After more than two hours of hiking, our group made its way to the next stop, Dogwood Court, located in the resort at Glade Springs, home of our fearless BDY leaders, Rich and Katrina Mailoux.  John parted at this point, and made his way to our room at the resort. Meanwhile, the BDY team was treated to the Mailoux’s warm hospitality and homemade lunch. Furthermore, we were uplifted with two separate motivating presentations with team building activities in between, one of which was participating in the Glade Spring’s Escape Room offering us a challenging adventure as well as abundant opportunities for good natured ribbing and laughter.

 

 

 

By 6:00, I parted ways with the group to rejoin John Glade Springs.  Although John had forewarned me that our room, “an executive suite” was a bit dated, I was delighted to find it to be spacious, comfortable, and immaculately clean.  While we were not located in the actual Inn, we found our section of eight buildings, each named for a different tree, to be quiet, lined with plenty of walking paths, dog-friendly, and within walkable distance to the main inn.

 

 

While I was bonding with the BDY team, John had showered, rested, and enjoyed lunch at Bunkers Sports Bar, one of the restaurants on premise at Glade Springs.  Overlooking the driving range, John happily watched a college football while noshing on an over-sized barbeque sandwich with a side of house made chips that he said were a crunchy delight!  However, for dinner, rather than try another one of the other on-site restaurants, John suggested a highly-recommended restaurant that he thought I would especially enjoy, The Dish.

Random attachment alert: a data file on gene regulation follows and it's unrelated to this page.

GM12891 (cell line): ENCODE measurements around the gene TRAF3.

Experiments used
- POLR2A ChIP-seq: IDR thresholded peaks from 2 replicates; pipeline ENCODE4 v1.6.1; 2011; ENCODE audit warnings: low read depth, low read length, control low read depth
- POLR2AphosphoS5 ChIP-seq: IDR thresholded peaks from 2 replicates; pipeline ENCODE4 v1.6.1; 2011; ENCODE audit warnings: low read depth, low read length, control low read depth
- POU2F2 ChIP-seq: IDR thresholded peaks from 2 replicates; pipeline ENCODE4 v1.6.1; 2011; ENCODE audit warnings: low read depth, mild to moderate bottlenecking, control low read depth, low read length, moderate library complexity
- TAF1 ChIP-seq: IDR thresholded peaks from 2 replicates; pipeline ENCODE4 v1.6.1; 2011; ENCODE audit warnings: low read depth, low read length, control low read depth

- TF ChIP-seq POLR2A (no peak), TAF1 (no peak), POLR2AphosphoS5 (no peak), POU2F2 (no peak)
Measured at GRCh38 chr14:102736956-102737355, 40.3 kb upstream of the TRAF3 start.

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John’s lunch at Bunkers located within Glade Springs.

 

The Dish, located in Daniels, WV—mere minutes from Glade Springs—was created, according to their website, “by a group of partners who wanted to offer healthy food choices . . . of natural, whole ingredients.”  In fact, their menu proudly boasts, “Real food tastes better and is better for you.” Using much locally grown/raised fruits, vegetables, eggs, and beef, the menu of The Dish asks patrons to allow time for the preparation of their meals as nearly everything on their menu is made from scratch.   If that’s not enough, their menu’s food offerings are wide and varied, offering choices that are gluten-free, vegetarian, or vegan as well as all plenty of meat-based entrees the carnivore-loving diner.

 

 

 

We entered the restaurant with high hopes, and we were not disappointed!  We began our meal with made-from scratch Roasted Red-pepper Hummus Dip topped with a bit of feta served with artichoke hearts, olives, as well as toasted pita-points for John, and carrot/celery sticks for me.  This yummy-looking appetizer was beautifully plated, and it tasted divine!